What The Research Shows

The good news is that research shows that, if properly managed and appropriate return to play/activity measures are taken, there are no long-term consequences of having sustained a head injury. Proper assessment and diagnosis should happen as quickly as possible to ensure the fastest recovery and prevent any long term injuries after sustaining a concussion.

Chronic Traumatic Encephalopathy Separating fact from fiction.

Over the past several years, the topic of concussion has gained some mainstream steam in the media and sports. There has been a lot of talk about the effects of concussions and the relationship to sports injuries and Chronic Traumatic Encephalopathy (CTE).

The documentary regarding Aaron Hernandez and his off-field activities brought this issue into the spotlight. Aaron Hernandez's brain was examined and found to have very advanced CTE signs for someone at such a relatively young age. Today's blog aims to look at the research and how CTE relates to a concussion.

After hearing about the numerous cases of football players who have signs of advanced CTE, it's easy to conclude that repeated head injuries (concussions) are the direct cause of CTE. This is where we need to pump the brakes a bit. Reviewing the literature, we can find CTE evidence in individuals with prolonged depression and chronic opioid use.

We also know that professional NFL players use 3x the national average of opioids throughout their careers to play through the pain. Professional athletes commonly suffer from depression after retiring. So much of their identities can become tied to the fame that accompanies professional athletes. Once that is removed, players often have to find a way to replace that feeling of self-worth.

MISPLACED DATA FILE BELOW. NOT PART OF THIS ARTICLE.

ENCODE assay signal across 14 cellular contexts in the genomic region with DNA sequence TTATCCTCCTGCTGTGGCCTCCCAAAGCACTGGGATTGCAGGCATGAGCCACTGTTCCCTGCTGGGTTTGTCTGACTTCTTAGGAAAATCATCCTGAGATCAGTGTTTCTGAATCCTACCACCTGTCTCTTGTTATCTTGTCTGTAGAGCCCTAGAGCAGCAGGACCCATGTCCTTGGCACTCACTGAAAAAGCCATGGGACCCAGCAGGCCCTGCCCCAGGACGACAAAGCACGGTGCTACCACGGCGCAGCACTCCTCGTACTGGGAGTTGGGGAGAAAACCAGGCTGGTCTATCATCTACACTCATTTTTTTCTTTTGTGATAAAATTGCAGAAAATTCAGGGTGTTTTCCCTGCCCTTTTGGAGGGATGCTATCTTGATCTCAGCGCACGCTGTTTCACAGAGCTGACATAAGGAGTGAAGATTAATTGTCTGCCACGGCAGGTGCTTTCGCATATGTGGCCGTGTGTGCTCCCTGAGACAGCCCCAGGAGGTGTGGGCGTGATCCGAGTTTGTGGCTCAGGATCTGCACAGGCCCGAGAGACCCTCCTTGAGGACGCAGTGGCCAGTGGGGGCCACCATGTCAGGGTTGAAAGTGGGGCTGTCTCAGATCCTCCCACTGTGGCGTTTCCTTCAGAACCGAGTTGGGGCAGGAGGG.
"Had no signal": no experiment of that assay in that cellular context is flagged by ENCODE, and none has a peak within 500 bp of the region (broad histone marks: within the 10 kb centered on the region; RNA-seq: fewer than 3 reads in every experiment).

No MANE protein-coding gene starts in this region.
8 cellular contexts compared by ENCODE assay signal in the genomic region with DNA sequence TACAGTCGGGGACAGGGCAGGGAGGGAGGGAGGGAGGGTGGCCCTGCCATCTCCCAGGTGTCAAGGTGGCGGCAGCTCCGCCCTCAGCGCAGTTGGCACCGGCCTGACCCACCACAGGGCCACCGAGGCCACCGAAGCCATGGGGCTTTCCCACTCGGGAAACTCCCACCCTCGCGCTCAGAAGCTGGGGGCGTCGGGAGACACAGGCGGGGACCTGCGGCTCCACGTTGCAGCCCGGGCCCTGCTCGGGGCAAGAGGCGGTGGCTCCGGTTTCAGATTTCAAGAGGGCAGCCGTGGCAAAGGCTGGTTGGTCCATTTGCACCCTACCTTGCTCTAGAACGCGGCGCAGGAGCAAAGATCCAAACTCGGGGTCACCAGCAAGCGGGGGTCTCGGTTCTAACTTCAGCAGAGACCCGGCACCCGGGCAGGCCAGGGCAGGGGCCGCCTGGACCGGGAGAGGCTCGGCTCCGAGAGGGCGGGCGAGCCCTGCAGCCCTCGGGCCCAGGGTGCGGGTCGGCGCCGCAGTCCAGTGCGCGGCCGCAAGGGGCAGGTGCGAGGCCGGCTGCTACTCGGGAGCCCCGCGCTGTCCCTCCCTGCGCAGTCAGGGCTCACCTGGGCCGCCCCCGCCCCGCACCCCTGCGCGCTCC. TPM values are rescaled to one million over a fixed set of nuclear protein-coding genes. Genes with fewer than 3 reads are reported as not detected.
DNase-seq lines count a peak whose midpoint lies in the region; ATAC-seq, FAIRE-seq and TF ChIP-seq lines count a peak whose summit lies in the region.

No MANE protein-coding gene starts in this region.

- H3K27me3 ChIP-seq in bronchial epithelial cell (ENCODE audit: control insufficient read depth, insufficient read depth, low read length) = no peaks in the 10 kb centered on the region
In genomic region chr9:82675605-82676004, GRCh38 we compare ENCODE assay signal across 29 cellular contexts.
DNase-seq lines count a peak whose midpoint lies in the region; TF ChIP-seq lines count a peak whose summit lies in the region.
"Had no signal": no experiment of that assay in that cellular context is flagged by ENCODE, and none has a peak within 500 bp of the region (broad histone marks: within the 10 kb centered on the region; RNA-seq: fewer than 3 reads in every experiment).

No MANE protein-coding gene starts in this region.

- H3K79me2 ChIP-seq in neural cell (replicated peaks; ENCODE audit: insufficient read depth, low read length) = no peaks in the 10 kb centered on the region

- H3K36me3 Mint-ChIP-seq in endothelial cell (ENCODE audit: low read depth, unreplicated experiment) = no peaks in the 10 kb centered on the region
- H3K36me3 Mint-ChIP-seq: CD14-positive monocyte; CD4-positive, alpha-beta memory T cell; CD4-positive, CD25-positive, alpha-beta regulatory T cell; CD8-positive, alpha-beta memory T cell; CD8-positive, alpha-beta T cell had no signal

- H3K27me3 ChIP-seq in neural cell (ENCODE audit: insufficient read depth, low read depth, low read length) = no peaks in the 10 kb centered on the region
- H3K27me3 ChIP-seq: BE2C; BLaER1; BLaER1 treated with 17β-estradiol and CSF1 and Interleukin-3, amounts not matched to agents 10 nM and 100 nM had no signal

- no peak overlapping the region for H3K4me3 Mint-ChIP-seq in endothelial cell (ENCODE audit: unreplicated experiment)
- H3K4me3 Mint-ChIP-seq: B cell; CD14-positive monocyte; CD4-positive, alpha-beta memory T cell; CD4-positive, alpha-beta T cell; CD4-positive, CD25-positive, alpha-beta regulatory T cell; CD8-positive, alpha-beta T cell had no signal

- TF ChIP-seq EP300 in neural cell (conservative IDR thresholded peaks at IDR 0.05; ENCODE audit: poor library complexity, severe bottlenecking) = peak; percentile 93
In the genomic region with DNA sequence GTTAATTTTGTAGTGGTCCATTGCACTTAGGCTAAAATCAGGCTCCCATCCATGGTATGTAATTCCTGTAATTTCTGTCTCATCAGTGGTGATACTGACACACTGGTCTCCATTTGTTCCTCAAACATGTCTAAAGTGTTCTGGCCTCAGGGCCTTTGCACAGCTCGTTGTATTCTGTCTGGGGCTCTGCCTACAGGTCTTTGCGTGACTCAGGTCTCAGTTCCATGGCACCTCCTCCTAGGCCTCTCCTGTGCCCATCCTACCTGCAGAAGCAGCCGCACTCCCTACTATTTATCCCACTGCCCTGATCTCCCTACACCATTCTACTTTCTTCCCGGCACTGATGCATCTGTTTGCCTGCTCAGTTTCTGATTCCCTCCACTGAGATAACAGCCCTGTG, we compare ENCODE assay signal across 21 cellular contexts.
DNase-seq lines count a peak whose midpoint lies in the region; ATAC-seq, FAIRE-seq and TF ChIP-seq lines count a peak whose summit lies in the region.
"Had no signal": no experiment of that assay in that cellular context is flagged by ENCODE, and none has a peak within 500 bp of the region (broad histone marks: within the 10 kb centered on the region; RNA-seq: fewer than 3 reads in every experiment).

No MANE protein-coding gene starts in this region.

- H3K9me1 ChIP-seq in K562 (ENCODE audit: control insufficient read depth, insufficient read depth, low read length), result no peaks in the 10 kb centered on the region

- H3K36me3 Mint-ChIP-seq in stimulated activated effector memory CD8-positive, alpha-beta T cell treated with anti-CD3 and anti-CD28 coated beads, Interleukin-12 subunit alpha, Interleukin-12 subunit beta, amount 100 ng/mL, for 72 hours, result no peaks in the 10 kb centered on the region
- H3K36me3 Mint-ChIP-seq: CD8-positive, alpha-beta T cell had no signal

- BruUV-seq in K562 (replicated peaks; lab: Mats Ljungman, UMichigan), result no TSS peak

So is CTE cause by frequent head injuries?

Prolonged depression?

Habitual opioid use? The answer, based on the research, is a resounding 'Yes!'

Can we draw strict causation that CTE is caused by head injuries alone? No.

Concussions and the NFL

There have been several cases where professional NFL athletes have had long careers and show little to no signs of CTE. The reality is that CTE is probably a combination of multiple factors. What the research does tell us is that we still need to pay attention to athletes and concussions.

It also tells us we need better management of returning players to play at an appropriate time. We need better mental health care and recognition of depression for our athletes. We need better options for pain management for our athletes. This is where chiropractic can be at the forefront of treating and managing the potential effects of CTE.

Conclusion

Through proper assessment and evaluation of players who have sustained concussions, through regular care for athletes pushing their bodies to their limits, and through early recognition and awareness of depression, many of the harmful effects of CTE can hopefully be prevented.